Despite thousands of years of gazing at the stars, we've never found another planet like Earth. Who would've thought looking inward would reveal the Earth is formed like an onion.
A Complicated Planet Indeed
When discussing the onion-like nature of the Earth, it is important to mention there is some debate as to what constitutes a layer of the planet. This is particularly true when one starts discussing the areas around the core of the Earth. Nonetheless, there are readily accepted general categories regarding the makeup of the Earth.
The lithosphere is the rocky ground upon which we live.
Technically, it is comprised of the crust of the planet and the upper, brittle mantle below the crust. It is approximately 100 km in thickness on average and includes all the oceans, mountains, deepest canyons and tectonic plates.
The mantle is the next layer below the lithosphere. The mantle consists of hot, molten rock and is the birthplace of new crust and recycling point for old crust.
The mantle is hot enough and far enough below the crust of the Earth that there is little empirical evidence supporting scientist's claims on the exact makeup. Instead, deductions are made from studying new material coming from the mantle in areas where the tectonic plates are separating.
To make things a bit more confusing, a layer of the upper mantle is known as the asthenosphere. This area is considered highly volatile because of severe pressure and heat factors.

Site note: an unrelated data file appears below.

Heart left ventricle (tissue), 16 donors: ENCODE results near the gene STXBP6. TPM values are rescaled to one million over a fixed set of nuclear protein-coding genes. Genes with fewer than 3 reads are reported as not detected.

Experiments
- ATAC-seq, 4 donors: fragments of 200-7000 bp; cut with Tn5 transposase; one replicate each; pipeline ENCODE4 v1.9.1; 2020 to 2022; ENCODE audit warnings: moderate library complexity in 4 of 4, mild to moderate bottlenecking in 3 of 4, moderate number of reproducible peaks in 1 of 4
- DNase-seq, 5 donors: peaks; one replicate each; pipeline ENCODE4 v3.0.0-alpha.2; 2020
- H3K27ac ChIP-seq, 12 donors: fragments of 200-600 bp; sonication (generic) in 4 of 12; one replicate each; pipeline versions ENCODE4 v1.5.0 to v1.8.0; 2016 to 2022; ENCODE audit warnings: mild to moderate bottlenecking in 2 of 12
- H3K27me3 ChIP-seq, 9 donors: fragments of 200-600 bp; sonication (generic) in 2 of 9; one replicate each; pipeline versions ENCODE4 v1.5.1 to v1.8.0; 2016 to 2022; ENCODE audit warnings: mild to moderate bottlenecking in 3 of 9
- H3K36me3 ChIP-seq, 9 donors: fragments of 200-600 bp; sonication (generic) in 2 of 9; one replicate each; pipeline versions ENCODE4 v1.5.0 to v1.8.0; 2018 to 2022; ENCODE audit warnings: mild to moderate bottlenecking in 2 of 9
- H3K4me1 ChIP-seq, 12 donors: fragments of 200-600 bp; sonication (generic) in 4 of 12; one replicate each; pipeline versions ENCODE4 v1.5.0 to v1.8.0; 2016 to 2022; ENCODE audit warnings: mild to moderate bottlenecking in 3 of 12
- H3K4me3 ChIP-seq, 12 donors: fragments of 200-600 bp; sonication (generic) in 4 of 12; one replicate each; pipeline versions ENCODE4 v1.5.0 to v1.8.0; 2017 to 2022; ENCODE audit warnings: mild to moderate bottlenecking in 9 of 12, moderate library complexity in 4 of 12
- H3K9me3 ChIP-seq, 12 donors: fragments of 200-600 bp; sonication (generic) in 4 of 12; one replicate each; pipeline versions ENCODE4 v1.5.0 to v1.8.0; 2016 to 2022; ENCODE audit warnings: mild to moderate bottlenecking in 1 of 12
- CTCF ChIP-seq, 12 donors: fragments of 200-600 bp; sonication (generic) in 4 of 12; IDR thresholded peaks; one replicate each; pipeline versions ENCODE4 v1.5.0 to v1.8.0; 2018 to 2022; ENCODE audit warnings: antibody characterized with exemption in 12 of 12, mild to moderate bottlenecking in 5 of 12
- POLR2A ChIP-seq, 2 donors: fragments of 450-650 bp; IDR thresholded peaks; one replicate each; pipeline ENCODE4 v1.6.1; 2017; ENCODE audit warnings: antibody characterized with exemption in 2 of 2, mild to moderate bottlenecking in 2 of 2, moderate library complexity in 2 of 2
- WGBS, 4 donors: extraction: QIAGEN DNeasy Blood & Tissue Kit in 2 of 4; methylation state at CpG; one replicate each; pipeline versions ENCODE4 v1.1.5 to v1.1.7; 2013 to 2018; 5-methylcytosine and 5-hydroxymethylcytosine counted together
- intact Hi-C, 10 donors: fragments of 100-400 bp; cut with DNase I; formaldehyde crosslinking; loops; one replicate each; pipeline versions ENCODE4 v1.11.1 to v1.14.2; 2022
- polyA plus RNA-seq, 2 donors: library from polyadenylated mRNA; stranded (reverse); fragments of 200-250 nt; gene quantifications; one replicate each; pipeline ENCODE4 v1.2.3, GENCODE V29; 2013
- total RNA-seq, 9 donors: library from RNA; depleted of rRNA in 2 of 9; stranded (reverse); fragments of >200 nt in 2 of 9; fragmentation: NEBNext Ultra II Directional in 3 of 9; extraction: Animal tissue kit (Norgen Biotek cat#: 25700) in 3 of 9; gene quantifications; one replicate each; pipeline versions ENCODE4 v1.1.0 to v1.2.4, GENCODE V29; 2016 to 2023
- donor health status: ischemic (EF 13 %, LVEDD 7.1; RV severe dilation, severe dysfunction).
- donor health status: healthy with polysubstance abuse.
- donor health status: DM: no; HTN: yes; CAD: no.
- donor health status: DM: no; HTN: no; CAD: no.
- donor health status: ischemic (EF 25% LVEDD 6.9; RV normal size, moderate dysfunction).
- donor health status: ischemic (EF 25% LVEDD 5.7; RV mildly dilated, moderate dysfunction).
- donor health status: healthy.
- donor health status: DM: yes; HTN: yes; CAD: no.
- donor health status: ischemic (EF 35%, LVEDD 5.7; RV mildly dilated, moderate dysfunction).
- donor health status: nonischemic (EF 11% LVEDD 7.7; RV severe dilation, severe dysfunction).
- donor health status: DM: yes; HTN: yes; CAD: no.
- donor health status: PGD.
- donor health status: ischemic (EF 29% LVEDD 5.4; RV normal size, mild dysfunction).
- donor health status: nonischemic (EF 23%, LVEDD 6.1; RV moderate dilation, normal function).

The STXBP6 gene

The asthenosphere is believed to be the first area where the crust of the Earth actually becomes molten.
The outer core lies a few thousand miles below the crust. While this may sound like a vague estimation, the simple fact is there is no clear evidence supporting a particular depth. Regardless, the outer core is a highly pressurized, liquid material roughly 2,200 km thick. It is believe the outer core is comprised of a nickel-iron alloy mix, which is also believed to be the originating source of the magnetic field of the Earth.
At the very center of the planet is the inner core. Little is known about the inner core other than basic principles. The core is believed to be primarily iron and massively dense. Due to gravity and extremely high pressures, the inner core is believed to be solid.
Regardless of how you categorize the makeup of the Earth, it is clear our planet is unique in the known galaxy.
Article Source: http://www.articledashboard.com.
Richard Monk is with www.
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By: Richard Monk